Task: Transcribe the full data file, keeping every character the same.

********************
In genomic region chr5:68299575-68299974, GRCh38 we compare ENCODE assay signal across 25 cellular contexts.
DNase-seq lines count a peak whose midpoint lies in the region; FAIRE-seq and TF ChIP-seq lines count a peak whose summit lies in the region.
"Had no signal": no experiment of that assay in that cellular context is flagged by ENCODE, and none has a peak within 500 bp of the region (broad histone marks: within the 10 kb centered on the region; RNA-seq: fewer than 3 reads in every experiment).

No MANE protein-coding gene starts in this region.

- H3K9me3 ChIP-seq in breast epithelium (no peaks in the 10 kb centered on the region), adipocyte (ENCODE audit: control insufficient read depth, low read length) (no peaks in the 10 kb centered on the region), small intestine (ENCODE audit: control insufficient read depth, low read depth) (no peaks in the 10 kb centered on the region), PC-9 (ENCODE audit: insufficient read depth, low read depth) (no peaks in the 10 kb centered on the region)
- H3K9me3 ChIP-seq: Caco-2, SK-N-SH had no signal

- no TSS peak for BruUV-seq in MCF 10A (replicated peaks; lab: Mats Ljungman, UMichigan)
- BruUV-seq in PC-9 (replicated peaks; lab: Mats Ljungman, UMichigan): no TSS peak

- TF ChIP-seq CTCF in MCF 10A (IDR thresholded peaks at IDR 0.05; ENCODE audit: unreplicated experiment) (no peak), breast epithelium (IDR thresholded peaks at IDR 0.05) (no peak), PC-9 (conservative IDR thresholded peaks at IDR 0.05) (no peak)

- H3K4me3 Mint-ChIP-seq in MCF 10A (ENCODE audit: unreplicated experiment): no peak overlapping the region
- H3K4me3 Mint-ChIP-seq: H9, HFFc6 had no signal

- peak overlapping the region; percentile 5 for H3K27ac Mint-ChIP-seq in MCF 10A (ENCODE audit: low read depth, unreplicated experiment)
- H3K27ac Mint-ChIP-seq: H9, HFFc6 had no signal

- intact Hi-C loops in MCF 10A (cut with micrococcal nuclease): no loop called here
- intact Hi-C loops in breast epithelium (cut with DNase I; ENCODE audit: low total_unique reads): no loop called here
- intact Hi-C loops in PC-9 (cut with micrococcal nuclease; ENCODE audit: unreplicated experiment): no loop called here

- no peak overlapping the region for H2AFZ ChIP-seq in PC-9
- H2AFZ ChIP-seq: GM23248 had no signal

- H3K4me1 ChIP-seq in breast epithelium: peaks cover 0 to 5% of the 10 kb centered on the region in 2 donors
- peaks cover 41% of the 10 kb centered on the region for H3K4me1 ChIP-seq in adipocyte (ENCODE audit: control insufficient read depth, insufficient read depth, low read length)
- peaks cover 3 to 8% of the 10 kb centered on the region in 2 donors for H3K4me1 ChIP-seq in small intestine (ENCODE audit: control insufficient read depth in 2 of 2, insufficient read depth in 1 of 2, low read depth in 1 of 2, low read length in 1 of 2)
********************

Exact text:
In genomic region chr5:68299575-68299974, GRCh38 we compare ENCODE assay signal across 25 cellular contexts.
DNase-seq lines count a peak whose midpoint lies in the region; FAIRE-seq and TF ChIP-seq lines count a peak whose summit lies in the region.
"Had no signal": no experiment of that assay in that cellular context is flagged by ENCODE, and none has a peak within 500 bp of the region (broad histone marks: within the 10 kb centered on the region; RNA-seq: fewer than 3 reads in every experiment).

No MANE protein-coding gene starts in this region.

- H3K9me3 ChIP-seq in breast epithelium (no peaks in the 10 kb centered on the region), adipocyte (ENCODE audit: control insufficient read depth, low read length) (no peaks in the 10 kb centered on the region), small intestine (ENCODE audit: control insufficient read depth, low read depth) (no peaks in the 10 kb centered on the region), PC-9 (ENCODE audit: insufficient read depth, low read depth) (no peaks in the 10 kb centered on the region)
- H3K9me3 ChIP-seq: Caco-2, SK-N-SH had no signal

- no TSS peak for BruUV-seq in MCF 10A (replicated peaks; lab: Mats Ljungman, UMichigan)
- BruUV-seq in PC-9 (replicated peaks; lab: Mats Ljungman, UMichigan): no TSS peak

- TF ChIP-seq CTCF in MCF 10A (IDR thresholded peaks at IDR 0.05; ENCODE audit: unreplicated experiment) (no peak), breast epithelium (IDR thresholded peaks at IDR 0.05) (no peak), PC-9 (conservative IDR thresholded peaks at IDR 0.05) (no peak)

- H3K4me3 Mint-ChIP-seq in MCF 10A (ENCODE audit: unreplicated experiment): no peak overlapping the region
- H3K4me3 Mint-ChIP-seq: H9, HFFc6 had no signal

- peak overlapping the region; percentile 5 for H3K27ac Mint-ChIP-seq in MCF 10A (ENCODE audit: low read depth, unreplicated experiment)
- H3K27ac Mint-ChIP-seq: H9, HFFc6 had no signal

- intact Hi-C loops in MCF 10A (cut with micrococcal nuclease): no loop called here
- intact Hi-C loops in breast epithelium (cut with DNase I; ENCODE audit: low total_unique reads): no loop called here
- intact Hi-C loops in PC-9 (cut with micrococcal nuclease; ENCODE audit: unreplicated experiment): no loop called here

- no peak overlapping the region for H2AFZ ChIP-seq in PC-9
- H2AFZ ChIP-seq: GM23248 had no signal

- H3K4me1 ChIP-seq in breast epithelium: peaks cover 0 to 5% of the 10 kb centered on the region in 2 donors
- peaks cover 41% of the 10 kb centered on the region for H3K4me1 ChIP-seq in adipocyte (ENCODE audit: control insufficient read depth, insufficient read depth, low read length)
- peaks cover 3 to 8% of the 10 kb centered on the region in 2 donors for H3K4me1 ChIP-seq in small intestine (ENCODE audit: control insufficient read depth in 2 of 2, insufficient read depth in 1 of 2, low read depth in 1 of 2, low read length in 1 of 2)